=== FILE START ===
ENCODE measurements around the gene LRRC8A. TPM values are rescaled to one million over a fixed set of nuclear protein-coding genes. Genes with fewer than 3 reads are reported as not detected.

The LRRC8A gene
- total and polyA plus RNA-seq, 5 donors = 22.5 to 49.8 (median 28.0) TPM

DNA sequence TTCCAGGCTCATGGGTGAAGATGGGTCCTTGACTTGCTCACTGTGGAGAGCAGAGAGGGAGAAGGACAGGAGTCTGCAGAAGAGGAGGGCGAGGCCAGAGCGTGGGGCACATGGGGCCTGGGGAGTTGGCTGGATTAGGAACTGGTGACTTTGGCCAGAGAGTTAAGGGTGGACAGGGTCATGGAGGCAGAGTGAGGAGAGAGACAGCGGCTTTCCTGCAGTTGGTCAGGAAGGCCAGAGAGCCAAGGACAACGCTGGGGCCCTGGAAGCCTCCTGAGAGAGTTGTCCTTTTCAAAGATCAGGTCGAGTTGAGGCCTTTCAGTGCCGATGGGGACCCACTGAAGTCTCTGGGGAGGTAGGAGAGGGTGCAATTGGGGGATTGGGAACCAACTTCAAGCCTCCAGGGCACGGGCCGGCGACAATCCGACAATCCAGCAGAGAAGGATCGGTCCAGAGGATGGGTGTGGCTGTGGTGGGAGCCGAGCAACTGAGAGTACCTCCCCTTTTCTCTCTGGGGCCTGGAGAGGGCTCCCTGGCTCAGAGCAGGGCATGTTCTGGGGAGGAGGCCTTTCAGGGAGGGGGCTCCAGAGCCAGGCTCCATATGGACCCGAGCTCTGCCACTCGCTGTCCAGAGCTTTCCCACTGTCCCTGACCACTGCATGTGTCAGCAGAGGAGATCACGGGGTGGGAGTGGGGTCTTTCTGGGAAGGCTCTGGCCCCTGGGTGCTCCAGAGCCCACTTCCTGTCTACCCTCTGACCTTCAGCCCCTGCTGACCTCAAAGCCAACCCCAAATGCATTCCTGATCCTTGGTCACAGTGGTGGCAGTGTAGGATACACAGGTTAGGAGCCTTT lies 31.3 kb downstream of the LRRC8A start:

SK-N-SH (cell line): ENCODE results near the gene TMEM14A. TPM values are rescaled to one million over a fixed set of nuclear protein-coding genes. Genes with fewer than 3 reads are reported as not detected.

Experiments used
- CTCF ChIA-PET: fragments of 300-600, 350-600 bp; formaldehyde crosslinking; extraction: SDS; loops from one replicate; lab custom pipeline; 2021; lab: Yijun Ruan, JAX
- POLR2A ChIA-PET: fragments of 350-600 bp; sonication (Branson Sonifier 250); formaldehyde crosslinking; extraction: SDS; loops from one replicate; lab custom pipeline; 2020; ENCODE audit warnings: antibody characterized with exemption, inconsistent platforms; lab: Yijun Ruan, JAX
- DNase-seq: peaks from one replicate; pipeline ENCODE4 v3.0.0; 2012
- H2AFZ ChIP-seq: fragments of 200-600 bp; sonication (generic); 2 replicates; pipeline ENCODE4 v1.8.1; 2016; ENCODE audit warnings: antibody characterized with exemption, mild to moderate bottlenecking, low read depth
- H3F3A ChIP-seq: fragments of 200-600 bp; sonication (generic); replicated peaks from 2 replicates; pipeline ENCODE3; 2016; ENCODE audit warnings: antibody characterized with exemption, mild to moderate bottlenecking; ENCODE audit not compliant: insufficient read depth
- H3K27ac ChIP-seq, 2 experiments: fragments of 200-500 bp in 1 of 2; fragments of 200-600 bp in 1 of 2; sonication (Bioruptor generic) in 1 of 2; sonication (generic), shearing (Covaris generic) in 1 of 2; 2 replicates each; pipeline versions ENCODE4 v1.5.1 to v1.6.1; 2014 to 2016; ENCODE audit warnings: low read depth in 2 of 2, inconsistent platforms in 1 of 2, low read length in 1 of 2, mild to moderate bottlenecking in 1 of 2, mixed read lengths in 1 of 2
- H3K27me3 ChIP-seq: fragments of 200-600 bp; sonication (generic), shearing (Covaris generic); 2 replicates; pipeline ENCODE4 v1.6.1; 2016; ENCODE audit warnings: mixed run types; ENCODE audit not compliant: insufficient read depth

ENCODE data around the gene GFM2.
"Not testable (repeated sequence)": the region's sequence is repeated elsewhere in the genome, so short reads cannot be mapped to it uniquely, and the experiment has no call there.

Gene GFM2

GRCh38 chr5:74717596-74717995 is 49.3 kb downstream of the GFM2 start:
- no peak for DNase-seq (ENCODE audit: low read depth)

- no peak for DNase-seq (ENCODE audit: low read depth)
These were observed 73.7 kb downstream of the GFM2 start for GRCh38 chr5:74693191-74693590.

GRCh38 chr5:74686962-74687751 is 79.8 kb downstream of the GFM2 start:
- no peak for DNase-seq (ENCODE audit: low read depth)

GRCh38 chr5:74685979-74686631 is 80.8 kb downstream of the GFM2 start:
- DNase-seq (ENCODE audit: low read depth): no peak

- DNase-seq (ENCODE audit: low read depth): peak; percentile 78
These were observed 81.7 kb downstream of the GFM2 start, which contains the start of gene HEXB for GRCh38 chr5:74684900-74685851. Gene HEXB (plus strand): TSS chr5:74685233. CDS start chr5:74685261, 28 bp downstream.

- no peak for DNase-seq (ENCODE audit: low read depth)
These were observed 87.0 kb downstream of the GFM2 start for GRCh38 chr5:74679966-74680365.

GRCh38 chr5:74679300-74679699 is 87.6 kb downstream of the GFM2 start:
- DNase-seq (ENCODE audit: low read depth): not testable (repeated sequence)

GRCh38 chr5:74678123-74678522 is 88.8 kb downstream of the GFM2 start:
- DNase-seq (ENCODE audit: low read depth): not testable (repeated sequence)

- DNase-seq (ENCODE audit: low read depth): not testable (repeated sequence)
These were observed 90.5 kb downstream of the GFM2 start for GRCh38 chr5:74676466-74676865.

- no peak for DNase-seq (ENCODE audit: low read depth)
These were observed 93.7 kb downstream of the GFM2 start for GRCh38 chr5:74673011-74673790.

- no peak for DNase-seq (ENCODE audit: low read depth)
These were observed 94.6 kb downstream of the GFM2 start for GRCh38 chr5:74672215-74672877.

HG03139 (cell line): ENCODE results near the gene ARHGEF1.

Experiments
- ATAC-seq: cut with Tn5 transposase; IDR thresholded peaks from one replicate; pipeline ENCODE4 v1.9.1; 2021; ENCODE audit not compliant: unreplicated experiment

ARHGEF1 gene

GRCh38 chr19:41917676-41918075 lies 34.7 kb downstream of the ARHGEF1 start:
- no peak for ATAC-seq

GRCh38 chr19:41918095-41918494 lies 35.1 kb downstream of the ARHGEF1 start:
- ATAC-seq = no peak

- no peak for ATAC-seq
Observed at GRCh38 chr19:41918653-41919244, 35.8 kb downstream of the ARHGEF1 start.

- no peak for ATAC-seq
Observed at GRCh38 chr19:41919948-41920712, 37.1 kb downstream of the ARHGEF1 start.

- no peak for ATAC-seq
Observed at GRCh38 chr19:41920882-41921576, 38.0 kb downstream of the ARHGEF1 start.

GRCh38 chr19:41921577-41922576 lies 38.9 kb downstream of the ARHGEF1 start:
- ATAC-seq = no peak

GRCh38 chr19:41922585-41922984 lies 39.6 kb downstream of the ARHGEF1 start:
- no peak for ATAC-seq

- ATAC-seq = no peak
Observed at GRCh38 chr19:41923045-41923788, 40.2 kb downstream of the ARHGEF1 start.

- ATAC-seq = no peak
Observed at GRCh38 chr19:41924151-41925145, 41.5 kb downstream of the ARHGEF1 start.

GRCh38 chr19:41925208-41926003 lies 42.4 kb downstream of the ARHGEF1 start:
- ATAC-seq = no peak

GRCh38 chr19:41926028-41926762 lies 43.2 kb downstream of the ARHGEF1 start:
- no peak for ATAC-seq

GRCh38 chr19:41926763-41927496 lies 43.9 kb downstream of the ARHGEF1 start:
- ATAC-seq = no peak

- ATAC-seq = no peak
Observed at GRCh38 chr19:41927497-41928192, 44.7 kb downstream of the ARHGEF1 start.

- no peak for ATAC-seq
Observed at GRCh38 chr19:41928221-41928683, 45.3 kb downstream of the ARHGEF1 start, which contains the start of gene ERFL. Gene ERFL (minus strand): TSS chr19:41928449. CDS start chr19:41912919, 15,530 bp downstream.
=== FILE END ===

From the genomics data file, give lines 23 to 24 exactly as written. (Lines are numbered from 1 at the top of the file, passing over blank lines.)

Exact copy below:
GRCh38 chr5:74685979-74686631 is 80.8 kb downstream of the GFM2 start:
- DNase-seq (ENCODE audit: low read depth): no peak